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Penn State Football: With Only 35 Points Back, Lions Hope for a Ficken of a Time

by on August 15, 2012 10:02 PM

Penn State’s offense could have a dickens of a time this fall. That’s when it will be Ficken time.

With their top rusher, receiver and kicker gone, points could very well be at a premium for the Nittany Lions.

Only 35 of Penn State’s total 251-point output from 2011 is back.

So don’t expect a Madden-like output in 2012, says head coach Bill O’Brien.

“What you won’t see, I'll tell you, is I wouldn’t expect 40 points a game, 35 points a game,” O’Brien said last week. “I wouldn't expect the 2007 New England Patriots. I would expect a good, tough football team that plays good on defense, good on special teams and is able to score some points on offense.”

In 2011, Anthony Fera was an impressive 14 of 17 on three-pointers, and made all 20 of his extra point attempts. The Nittany Lions must not only replace his 62 points, but those from last season’s second through seventh scorers as well – Silas Redd (42), Stephfon Green (36), Derek Moye (18), Justin Brown (12), Devon Smith (12) and Joe Suhey (12).

That’s 194 of Penn State’s 251 points last season. Add another 22 points from other departed players and, in all, the Nittany Lions only have an unlucky 13.9 percent of its scoring output back on the roster.

This is where the aforementioned Sam Ficken enters the picture. He'll need to produce the best of his times in the worst of times.

With the departure of Fera to Texas, Ficken has ascended to the No. 1 job as the Nittany Lions’ placement specialist, handling field goals, extra points and most likely kickoffs. He’ll be the point guy for pressure in more ways than one.

Like many 19-year-old college sophomores, the rangy finance major from Valparaiso, Ind., has a penchant for sports that tend to the extreme and thrill-seeking – like water skiing, wakeboarding, tubing and skiing.

This fall, add kicking field goals for Penn State to the list. Ficken knows a big burden is on his shoulders. But he doesn’t feel it.

“I just try to stay as relaxed as possible,” said Ficken, by nature a low-key guy. “Honestly, in my position you’re not supposed to let pressure faze you. If you don’t worry about, that’s the best way to handle it. Just do your job and everyone loves you. Be peaceful.”

That said, Ficken let loose a small smile.

It was the thin grin of a lean kicker – 6-foot-2, 172 pounds – who is so unassuming that he wears an unlikely No. 97. Normally, that number at Penn State is reserved for a defensive lineman like Tyoka Jackson. Or a linebacker like Scott Radecic.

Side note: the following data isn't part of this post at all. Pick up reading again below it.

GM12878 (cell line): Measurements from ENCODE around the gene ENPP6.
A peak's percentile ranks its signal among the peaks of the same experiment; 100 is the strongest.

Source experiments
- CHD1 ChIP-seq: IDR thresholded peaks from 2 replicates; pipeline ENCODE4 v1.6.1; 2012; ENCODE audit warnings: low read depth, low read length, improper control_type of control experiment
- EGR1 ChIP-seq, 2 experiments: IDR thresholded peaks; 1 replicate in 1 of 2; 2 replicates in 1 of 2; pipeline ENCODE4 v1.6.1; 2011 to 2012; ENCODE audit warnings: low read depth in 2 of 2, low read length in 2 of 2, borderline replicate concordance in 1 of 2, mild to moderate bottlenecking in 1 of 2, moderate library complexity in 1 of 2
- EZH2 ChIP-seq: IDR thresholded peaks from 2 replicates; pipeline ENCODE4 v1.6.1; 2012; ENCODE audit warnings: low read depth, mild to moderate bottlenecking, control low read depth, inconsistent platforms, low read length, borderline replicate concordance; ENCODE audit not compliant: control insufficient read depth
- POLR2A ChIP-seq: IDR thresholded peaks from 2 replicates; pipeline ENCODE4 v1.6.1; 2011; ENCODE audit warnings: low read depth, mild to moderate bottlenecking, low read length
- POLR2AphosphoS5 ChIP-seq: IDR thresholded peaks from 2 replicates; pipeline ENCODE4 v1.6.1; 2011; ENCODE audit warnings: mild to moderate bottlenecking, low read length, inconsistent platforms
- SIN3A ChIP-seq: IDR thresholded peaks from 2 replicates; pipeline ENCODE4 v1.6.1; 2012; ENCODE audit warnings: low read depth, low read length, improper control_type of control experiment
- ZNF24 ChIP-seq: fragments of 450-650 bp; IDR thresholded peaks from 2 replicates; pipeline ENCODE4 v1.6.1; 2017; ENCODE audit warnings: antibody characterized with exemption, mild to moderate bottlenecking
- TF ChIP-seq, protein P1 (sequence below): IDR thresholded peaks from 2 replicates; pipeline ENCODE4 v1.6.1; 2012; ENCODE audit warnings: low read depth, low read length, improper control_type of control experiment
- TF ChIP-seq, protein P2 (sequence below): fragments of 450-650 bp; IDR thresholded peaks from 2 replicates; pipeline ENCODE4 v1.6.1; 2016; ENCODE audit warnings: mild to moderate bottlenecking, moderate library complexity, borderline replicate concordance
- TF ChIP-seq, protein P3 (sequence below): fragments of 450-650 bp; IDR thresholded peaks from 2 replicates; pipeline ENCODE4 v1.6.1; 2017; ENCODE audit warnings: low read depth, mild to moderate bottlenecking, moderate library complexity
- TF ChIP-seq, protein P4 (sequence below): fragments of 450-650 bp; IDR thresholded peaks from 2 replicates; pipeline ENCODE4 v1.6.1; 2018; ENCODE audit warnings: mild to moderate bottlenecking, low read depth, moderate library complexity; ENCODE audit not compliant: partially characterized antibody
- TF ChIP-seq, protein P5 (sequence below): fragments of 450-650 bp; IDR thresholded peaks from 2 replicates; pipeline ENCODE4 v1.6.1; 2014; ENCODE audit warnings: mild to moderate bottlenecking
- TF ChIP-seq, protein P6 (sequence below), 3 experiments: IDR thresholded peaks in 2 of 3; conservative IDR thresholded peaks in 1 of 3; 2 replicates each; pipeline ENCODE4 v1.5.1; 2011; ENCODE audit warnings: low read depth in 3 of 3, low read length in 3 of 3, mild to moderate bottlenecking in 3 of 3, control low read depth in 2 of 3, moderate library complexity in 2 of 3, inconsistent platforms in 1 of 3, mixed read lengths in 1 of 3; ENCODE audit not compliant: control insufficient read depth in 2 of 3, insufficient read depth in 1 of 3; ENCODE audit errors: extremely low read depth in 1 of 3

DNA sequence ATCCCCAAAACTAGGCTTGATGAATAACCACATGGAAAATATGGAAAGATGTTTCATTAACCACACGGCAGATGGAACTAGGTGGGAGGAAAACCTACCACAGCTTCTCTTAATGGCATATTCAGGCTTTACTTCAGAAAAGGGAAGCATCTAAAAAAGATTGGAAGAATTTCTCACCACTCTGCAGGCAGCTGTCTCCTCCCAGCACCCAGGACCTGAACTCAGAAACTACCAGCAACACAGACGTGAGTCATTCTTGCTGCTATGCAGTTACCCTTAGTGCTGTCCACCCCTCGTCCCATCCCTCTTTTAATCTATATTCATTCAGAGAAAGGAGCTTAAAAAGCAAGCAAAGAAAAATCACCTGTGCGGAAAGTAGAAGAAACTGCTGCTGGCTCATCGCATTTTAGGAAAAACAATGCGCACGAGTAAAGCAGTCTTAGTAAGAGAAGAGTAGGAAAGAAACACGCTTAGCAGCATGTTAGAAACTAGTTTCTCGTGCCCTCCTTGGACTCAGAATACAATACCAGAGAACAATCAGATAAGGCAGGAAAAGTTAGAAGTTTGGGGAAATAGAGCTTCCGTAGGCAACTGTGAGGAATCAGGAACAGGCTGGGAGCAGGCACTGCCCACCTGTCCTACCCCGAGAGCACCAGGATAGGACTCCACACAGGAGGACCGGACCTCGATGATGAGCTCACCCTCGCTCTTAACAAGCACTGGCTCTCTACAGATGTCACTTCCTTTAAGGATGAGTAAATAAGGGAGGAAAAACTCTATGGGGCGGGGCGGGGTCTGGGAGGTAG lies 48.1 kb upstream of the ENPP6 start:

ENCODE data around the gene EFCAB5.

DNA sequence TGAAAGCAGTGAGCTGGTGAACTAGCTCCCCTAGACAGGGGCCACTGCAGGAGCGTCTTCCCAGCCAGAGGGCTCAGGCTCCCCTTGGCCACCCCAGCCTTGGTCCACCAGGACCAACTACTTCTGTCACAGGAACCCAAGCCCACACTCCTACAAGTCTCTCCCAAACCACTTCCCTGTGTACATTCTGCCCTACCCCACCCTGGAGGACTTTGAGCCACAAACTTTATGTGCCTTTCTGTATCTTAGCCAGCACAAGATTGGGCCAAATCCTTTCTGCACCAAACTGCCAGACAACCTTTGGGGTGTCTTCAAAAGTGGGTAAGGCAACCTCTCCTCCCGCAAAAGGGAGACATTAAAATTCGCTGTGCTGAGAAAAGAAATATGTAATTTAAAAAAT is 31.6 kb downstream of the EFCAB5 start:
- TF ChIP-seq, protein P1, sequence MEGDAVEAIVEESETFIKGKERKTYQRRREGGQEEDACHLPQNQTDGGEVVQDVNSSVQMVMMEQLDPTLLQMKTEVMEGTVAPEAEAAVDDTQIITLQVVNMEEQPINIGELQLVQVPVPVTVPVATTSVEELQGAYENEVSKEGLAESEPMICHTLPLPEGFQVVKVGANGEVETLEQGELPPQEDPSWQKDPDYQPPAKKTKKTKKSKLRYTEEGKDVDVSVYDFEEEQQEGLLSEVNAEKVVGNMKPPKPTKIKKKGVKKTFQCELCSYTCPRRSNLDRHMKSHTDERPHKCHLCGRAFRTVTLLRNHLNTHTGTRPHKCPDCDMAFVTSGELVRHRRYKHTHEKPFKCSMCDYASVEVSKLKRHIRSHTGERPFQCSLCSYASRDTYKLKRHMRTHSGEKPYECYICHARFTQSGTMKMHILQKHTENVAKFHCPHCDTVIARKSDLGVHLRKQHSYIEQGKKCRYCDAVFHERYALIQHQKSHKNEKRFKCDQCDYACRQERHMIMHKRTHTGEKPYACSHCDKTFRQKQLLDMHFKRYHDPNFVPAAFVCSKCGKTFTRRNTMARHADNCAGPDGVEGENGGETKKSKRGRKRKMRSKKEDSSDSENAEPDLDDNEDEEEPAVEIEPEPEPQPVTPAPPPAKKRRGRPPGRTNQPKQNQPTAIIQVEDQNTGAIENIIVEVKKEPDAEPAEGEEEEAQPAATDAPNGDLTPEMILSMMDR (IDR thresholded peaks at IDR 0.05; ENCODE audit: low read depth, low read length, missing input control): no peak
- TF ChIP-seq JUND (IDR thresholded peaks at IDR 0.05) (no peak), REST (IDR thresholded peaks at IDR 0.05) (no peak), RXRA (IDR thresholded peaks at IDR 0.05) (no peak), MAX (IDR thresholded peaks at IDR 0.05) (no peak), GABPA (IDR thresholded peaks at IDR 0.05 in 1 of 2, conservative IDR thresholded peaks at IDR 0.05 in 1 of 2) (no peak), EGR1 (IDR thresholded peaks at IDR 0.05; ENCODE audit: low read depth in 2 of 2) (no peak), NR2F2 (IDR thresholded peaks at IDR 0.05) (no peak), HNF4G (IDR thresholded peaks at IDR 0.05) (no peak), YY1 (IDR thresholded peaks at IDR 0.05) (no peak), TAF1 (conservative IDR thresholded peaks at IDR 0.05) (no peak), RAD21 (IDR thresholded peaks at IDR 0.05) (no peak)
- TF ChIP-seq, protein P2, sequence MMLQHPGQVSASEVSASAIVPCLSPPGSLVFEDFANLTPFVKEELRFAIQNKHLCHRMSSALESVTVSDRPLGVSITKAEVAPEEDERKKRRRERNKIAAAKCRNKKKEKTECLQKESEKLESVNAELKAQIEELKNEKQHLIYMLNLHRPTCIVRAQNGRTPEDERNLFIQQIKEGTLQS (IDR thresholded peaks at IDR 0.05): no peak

The number Ficken cares about most is three – for a field goal. Ficken says he feels comfortable from “55 yards in. I get lots of distance on my field goals.” Ficken’s numbers were great in high school, but not so much in limited action for Penn State as a freshman.

He was named first-team Associated Press Class 5A all-state at Valparaiso High School. A former soccer player, he made 13 field goals as a senior, including a school-record 52-yard kick. He also recorded 45 touchbacks on kickoffs during his senior season.

In 2011 at Penn State, Ficken appeared in four games. He was 1 of 2 on field goals, making a 43-yarder against Eastern Michigan in Beaver Stadium while getting a rushed 50-yard attempt at the end of the first half at Temple blocked. He kicked off four times, averaging 65.2 per kick, and made his only PAT.

Now, he has to step up. Big time.

“You’re on scholarship,” Ficken said O’Brien told him. “Be consistent. Do your job.”

The kicker paused. “That’s the way he is.”

So, apparently, is Ficken: “I’m not here to sit on the bench. I’m excited for the opportunity.”



Mike Poorman has covered Penn State football since 1979. He is a senior lecturer in Penn State's College of Communications and teaches a pair of classes in the John Curley Center for Sports Journalism: “Sports Writing” and “Introduction to the Sports Industry.” He created and taught for several years the Center’s course on “Joe Paterno, Communications and The Media.” Follow him on Twitter at http://twitter.com/PSUPoorman. His views and opinions do not necessarily reflect those of Penn State University.
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